Red Headed Stepchild
(The Barrett family memoir of Navy Life)
by Sophie Ruth Meranski with photos

 

916.
Sophie and Jack Barrett in Sultan's Garden, Johore, Malaya l932

 

#916 January PRESIDENT PIERCE honeymoon tour (7) {J} {S}


 

917.
Sophie Barrett in Sultan's Gardens, Johore, Malaya January l932 p 35-917 (7){J}{S}

 

#917


 

918.
Sophie in Peking CHINAchapter 1931 {S}{9}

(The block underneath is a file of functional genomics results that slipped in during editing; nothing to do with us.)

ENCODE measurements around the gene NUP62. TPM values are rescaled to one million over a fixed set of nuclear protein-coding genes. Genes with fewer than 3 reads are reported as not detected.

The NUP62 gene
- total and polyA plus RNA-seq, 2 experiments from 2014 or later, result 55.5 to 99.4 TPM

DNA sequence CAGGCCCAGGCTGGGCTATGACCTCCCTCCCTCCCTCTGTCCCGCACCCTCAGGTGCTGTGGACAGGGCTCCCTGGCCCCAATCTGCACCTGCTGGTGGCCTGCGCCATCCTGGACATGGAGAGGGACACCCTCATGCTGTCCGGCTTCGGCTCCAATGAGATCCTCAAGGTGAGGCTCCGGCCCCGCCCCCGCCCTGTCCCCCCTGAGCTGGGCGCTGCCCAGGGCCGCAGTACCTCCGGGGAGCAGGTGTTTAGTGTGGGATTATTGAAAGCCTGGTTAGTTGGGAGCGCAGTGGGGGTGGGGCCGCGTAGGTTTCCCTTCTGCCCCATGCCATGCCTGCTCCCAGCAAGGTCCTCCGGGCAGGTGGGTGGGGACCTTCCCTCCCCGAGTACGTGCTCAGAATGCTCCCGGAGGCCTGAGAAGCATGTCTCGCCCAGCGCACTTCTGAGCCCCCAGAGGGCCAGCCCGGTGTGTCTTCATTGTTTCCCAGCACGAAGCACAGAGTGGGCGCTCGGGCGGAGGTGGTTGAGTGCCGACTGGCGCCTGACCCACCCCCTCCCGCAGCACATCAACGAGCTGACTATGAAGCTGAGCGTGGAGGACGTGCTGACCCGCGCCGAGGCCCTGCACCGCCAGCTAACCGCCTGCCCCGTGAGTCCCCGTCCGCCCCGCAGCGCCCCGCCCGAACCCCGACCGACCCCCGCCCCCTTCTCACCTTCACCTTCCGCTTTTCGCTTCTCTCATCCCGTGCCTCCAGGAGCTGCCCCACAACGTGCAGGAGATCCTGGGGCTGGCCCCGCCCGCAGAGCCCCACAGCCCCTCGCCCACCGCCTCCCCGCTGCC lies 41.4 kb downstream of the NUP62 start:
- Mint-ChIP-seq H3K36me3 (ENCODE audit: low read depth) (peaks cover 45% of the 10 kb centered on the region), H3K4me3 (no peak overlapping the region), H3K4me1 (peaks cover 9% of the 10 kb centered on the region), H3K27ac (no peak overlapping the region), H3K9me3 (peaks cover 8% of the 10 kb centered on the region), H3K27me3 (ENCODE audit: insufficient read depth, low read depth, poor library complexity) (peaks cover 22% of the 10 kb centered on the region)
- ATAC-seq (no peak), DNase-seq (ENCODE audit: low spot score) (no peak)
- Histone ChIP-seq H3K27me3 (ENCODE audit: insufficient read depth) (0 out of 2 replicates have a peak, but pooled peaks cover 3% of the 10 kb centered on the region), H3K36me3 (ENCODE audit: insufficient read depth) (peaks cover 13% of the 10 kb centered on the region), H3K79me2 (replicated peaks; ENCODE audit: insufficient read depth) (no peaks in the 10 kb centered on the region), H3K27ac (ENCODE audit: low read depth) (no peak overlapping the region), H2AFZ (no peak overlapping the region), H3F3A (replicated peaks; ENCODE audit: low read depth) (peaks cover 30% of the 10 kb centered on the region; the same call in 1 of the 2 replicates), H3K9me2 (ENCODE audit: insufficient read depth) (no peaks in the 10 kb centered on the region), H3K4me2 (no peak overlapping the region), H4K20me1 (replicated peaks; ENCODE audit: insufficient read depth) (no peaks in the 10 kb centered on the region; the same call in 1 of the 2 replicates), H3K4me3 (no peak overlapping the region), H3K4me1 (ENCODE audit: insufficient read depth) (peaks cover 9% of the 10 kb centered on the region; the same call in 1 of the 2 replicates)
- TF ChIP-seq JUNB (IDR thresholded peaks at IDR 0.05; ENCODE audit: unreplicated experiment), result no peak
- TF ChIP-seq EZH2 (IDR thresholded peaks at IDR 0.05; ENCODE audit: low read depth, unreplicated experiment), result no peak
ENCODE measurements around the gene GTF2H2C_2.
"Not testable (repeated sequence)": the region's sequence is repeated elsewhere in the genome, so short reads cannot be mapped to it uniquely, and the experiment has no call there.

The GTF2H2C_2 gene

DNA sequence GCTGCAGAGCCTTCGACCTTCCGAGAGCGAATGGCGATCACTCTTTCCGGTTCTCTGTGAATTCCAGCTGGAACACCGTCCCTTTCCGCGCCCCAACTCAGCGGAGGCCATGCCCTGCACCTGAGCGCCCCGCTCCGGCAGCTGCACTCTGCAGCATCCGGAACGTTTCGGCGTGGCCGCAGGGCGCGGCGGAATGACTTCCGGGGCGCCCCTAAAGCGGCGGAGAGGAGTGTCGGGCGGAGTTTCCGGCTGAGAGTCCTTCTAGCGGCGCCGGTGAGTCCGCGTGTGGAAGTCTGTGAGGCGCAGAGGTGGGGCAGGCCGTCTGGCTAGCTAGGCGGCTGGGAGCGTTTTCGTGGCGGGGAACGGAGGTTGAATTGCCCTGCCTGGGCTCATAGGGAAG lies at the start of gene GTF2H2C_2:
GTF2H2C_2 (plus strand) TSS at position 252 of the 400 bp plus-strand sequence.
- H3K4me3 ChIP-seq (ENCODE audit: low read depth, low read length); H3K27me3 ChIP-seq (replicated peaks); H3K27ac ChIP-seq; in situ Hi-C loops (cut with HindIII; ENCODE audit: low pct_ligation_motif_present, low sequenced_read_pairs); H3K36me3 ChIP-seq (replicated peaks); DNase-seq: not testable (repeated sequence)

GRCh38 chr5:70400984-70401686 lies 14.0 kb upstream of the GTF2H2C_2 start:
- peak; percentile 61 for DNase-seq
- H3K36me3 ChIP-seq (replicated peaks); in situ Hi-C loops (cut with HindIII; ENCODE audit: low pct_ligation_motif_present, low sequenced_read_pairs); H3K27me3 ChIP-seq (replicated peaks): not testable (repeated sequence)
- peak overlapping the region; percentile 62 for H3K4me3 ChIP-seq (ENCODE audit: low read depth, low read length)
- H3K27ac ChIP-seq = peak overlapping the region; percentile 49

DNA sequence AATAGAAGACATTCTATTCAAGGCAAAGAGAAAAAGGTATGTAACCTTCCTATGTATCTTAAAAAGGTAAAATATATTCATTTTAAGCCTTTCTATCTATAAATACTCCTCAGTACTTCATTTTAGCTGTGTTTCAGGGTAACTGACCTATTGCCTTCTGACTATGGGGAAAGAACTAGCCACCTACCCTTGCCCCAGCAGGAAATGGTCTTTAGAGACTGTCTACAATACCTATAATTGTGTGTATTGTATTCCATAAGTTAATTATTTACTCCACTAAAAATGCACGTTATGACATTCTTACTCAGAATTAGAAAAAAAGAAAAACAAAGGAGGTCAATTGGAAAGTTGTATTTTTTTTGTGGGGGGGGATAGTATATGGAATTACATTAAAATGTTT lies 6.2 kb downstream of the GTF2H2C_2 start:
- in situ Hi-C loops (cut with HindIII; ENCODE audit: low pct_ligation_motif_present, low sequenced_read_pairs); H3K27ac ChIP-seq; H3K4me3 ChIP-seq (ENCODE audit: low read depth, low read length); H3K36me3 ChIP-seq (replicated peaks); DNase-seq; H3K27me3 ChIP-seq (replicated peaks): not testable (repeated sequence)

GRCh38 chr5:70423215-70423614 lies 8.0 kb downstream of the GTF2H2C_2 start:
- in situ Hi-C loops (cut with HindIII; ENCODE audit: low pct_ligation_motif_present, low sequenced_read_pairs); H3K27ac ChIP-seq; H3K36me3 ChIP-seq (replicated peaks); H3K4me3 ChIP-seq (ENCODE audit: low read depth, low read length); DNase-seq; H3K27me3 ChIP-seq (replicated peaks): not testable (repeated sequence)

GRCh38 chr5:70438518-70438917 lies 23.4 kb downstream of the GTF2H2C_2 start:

"Center of Universe" Peking #918 p 36-Sophie visited Peking twice, February 1931 as tourist and November 1931 when Jack proceeded there for physical examination for promotion to Lieutenant Commander. That autumn he studied for the promotion exam, and was helped by exceptionally favorable fitness report from gunboat TULSA's Commander Paul Rice, based in part on outstanding performance of the ship in Asiatic Fleet annual gunnery competition near Chefoo in summer 1931- Jack Barrett was TULSA gunnery officer and worked with Marines under William W. Paca, later Commander of Camp Caitlin Oahu l944-l946. At PekingSophie met Marine William Rupertus, who had recently lost wife and daughter with scarlet fever. Rupertus was working on gunnery problems, and Jack had several visits with his former Revenue Cutter School ITASCA shipmate during 1930 and 1931. RED HEADED STEPCHILD p. 504 On April 17, 1970 John junior received from New Zealand a letter from Mrs. Marjory Rainey, known mostly as "Peter" Rainey. In 1925 she was the fiancee of the son of Jack's New Zealand friend, Captain Rainey, about whom we wrote in the chapter on the MARBLEHEAD.She wrote: "Dear John Barrett, I was very interested and grateful for your letter and copies of photographs even though it was sad to learn that you had lost your father. I wasn't exactly surprised as in his last communication of Christmas 1968 he was fighting some ailment. My husband died six years ago of cancer aged sixty-four. I was intensely interested to read the copy of your father's diary as I remembered so much of it. Nineteen twenty-five was just before I married Captain Rainey's son John. I am called by two names, Marjory and Peter, usually Peter. Over the years your father sent out a picture of you folks every Christmas. I still have them. Both Mr. and Mrs. Haskell Anderson have died, and I don't know where any of the family are. The Andersons had a lovely country house about three miles from where I live, and that is not quite half way between Wellington and Palmerston North that your father mentioned. Captain Rainey was not in any of the photographs that you sent. The Lancelot Moores strangely came to live next door to us when we were first married, and Leslie Taverner was Mrs. Moore's sister, so I know quite a lot of the people mentioned. I have two married sons - one a doctor and the other a lawyer, so I haven't far to go for either medical or legal help. I have one granddaughter and six grandsons, so the name Rainey won't die out in a hurry. Now that I live alone with nearly four acres of property, it is lovely to have lots of family to come to see me. It was good while reading your letter to re-live those early days, and I do remember your father so well, and the times we had together. -Marjory Rainey."